I don’t know if this necessarily fits but:
    When I was a Junior DBA, during a hotfix\service pack upgrade of SSRS on a virtual instance, we (the DBA team) did our own testing and concluded that everything looked fine from our end. We allowed the Developers a week to test and provide us some necessary feedback. After receiving no feedback, we went ahead with the promotion to production, and again asked for feedback. Having received no negative feedback after running for three days in production, plus the aforementioned week in development, I made the decision to remove the virtual backup of the previous instance. Less than two hours later, I receive a phone call from a manager who mentions three items that were missing. Most importantly, the Select All feature (if you have been doing upgrades to SSRS 2005, you might remember that one of the service packs removed the Select All feature). I was completely silent. When my supervisor came in, ummm I thought this was my last day as a DBA.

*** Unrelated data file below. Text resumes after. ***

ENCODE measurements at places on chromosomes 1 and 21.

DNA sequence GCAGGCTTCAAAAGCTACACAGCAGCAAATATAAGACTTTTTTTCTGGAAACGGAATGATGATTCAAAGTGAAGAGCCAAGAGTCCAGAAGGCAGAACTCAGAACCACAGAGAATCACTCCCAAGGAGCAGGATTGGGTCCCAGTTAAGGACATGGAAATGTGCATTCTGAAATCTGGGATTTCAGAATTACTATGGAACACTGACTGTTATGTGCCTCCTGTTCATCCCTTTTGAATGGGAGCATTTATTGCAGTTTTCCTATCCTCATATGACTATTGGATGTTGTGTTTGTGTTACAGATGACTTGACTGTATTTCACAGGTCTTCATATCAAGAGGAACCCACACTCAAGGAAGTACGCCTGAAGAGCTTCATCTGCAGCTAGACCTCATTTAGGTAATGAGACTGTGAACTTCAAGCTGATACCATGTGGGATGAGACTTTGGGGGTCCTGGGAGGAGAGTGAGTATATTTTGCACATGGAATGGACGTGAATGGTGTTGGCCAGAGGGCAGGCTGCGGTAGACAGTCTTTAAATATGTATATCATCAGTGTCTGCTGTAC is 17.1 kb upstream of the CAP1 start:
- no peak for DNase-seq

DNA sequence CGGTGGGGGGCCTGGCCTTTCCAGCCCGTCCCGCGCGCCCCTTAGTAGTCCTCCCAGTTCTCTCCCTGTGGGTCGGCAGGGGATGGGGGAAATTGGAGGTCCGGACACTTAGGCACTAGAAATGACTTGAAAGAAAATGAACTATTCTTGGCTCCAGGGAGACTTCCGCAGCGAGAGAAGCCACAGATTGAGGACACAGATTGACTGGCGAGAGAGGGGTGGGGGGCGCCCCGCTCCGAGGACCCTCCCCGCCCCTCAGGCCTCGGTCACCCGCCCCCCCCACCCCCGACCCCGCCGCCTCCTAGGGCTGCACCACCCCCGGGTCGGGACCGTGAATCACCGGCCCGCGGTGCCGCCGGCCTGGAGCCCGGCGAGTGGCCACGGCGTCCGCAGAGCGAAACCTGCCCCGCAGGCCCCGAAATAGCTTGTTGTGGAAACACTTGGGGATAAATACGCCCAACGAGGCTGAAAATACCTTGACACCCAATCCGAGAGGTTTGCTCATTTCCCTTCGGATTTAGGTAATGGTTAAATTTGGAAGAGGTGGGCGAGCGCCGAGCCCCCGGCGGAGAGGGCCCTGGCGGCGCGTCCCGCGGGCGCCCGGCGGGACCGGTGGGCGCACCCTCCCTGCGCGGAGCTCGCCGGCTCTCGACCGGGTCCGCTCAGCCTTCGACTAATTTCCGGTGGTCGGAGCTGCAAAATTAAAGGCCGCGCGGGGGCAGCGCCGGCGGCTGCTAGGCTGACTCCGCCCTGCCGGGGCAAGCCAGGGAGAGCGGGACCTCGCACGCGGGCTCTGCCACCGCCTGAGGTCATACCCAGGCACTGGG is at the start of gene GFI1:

We were able to get the necessary hotfix and everything was fine, but for about 24 hours, I thought I might be looking for another career.

  6. chrisshaw says:


    I think that counts. Is there anyone you would like to tag with this? If so leave them a note.

  7. […] I was tagged by SQL Ninja Brent Ozar after he was tagged by Chris Shaw for this brief SQL DBA Quiz. His quiz requests that I name two mistakes I’ve made in my […]

  8. […] Paul, Ted, Kathi you have been tagged. Please fess up to what mistakes you have […]

  9. […] Brent Ozar has tagged me to share two mistakes I’ve made as a DBA throughout my career. (Apparently this was started by Chris Shaw.) […]